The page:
Nicotine measurement on Cambridge Filter PADs: an interlaboratory comparison to evaluate exposure by different electronic devices and traditional cigarette

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We wish to thank the Center of Excellence for the Acceleration of Harm Reduction (CoEHAR, University of Catania, Italy- COE01-05) for assisting our project with the resources provided.

Pietro Zuccarello, Rosalia Emma, Massimo Caruso, Roberta Pulvirenti, Sonja Rust, Konstantinos Poulas, Fahad Zadjali, Silvia Boffo, Vladislav Volarevic, Ronny Lesmana, Sayar R Abdulkhakov, Konstantinos Mesiakaris, Mohammed Al Tobi, Antonio Giordano, Aleksandar Arsenijevic, Melisa I Barliana, Kristina V Kitaeva, Riccardo Polosa, Giovanni Li Volti, Margherita Ferrante


Inter-laboratory comparison is widely used to ensure quality control among laboratories. In in vitro toxicology studies for tobacco harm reduction (THR), exposure system performance and laboratory proficiency along with product smoke and aerosol stream are tested for variability to assess accuracy. Here we aim to test a novel inter-laboratory setup created in a new collaborative research group using identical and small footprint systems- in order to minimize variability factors and increase reproducibility.

Seven independent laboratories from different geographical areas tested the aerosol and smoke stream and exposure system performance (LM1 and LM4E) using Cambridge Filter Pad (CFP) trapping techniques. We tested 1R6F reference cigarettes, two electronic cigarettes (Vype e-Pen and Vype e-Stick Maxx), and two tobacco heating products (IQOS and Glo) under the appropriate ISO and/or HCI regimes. Nicotine quantification was performed by GC-FID at the laboratory of the leading center. The performance of participant laboratories was assessed by z-score values obtained from results either in relation to the mean and standard deviation of total participants or in relation to the reference leading center. Z-Scores were satisfactory when |z| ≤ 2, questionable when 2 < |z| < 3 and, unsatisfactory when |z| ≥ 3. In the first evaluation, for all the tested devices, Z- scores values generated by dosimetry data ranged from -2 to +2. However, high intra-laboratory variability (RSD> 10%) was observed for almost all laboratories. In the second, data showed borderline and unsatisfactory exposure performances versus LAB-A. Particularly, Z-scores ≥ 3 were observed once for LAB-B (e-Stick exposure) and LAB-G (e-Pen exposure), twice for LAB-C (1R6F-ISO and e-Stick exposures) and LAB-E (e-Pen and e-Stick exposures), and three times for LAB-F (1R6F-HCI, e-Pen, and Glo exposures).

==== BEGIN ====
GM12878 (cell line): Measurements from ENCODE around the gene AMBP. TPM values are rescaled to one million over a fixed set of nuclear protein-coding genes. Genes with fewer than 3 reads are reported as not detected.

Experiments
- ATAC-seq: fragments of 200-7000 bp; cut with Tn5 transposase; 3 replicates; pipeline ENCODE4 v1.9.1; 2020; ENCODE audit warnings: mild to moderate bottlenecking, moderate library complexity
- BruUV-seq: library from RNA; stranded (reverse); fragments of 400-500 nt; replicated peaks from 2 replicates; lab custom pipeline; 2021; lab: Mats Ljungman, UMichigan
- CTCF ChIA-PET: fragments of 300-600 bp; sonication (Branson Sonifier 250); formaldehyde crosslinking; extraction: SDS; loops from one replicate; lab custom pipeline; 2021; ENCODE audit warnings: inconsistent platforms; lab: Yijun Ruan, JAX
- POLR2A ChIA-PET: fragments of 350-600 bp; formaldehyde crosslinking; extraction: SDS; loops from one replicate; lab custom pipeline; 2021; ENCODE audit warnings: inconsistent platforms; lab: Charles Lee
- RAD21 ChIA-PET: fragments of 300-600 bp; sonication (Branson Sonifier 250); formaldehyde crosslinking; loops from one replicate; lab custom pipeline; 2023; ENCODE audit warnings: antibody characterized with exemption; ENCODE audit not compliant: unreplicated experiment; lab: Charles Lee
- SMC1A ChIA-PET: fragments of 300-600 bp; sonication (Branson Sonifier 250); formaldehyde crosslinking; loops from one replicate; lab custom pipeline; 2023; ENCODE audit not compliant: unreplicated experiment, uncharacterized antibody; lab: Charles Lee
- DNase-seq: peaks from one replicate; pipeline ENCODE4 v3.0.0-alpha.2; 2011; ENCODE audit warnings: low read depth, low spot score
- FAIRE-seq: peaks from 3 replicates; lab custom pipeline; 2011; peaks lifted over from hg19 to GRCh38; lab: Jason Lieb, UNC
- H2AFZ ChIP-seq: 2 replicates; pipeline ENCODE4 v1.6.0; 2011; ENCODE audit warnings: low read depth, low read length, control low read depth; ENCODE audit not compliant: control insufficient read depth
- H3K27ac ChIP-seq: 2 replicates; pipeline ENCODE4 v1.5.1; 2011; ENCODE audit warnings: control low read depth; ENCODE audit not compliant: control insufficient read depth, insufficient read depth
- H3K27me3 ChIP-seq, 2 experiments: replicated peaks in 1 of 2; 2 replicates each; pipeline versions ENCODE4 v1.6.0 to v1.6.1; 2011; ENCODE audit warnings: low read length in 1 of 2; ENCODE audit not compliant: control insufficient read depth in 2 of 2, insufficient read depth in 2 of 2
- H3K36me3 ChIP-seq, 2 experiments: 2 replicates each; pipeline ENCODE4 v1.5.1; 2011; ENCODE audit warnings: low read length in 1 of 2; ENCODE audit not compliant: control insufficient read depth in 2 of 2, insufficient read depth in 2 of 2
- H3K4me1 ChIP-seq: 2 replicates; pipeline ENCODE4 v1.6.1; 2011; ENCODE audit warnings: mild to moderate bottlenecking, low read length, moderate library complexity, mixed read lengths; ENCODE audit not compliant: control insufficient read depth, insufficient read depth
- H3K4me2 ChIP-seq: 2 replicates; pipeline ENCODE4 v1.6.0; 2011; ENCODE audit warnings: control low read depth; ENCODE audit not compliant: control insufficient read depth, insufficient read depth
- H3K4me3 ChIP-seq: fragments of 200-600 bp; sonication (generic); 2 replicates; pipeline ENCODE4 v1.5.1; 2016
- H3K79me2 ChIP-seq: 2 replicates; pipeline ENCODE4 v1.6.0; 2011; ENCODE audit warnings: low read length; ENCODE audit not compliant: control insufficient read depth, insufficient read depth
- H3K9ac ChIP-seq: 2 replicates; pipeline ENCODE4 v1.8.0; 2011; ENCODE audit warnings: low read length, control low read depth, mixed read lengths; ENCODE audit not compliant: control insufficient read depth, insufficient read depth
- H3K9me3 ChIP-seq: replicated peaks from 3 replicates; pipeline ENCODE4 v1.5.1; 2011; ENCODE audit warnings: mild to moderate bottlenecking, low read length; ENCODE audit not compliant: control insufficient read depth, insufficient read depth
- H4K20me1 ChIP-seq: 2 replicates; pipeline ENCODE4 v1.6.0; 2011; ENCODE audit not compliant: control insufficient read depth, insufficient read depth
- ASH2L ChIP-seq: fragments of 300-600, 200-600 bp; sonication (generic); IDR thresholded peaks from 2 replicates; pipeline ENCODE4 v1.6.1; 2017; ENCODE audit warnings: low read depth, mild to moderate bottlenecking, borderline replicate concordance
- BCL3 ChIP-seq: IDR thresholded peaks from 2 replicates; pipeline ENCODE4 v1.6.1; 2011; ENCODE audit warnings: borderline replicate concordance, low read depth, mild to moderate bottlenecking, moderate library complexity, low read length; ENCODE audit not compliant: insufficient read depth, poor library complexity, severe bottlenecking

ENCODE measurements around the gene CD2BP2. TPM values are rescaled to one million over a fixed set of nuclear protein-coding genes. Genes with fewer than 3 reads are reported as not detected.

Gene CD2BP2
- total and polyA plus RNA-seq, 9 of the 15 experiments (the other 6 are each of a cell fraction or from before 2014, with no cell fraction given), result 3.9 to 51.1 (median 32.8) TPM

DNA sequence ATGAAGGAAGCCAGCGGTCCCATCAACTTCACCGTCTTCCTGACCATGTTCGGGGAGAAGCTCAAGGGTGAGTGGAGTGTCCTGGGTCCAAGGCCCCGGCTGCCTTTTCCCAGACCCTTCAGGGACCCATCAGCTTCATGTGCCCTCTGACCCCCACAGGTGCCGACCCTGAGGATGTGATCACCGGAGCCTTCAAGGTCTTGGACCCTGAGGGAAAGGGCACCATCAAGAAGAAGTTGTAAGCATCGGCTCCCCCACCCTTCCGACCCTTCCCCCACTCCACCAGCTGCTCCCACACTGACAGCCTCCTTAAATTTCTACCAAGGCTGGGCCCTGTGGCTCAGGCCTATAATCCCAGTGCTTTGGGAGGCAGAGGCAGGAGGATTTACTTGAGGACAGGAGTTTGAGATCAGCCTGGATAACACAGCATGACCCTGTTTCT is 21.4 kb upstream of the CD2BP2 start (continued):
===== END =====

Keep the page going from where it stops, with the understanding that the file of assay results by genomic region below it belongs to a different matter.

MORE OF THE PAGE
This study demonstrates that nicotine dosimetry is a fundamental method for quality assurance of smoke/vapor run exposure in the early stage of an interlaboratory study, allowing the identification and possibly the resolution of gaps. Extended practice sessions on exposure runs and several rounds of nicotine dosimetry testing should be planned to keep in check overall equipment and operator performance.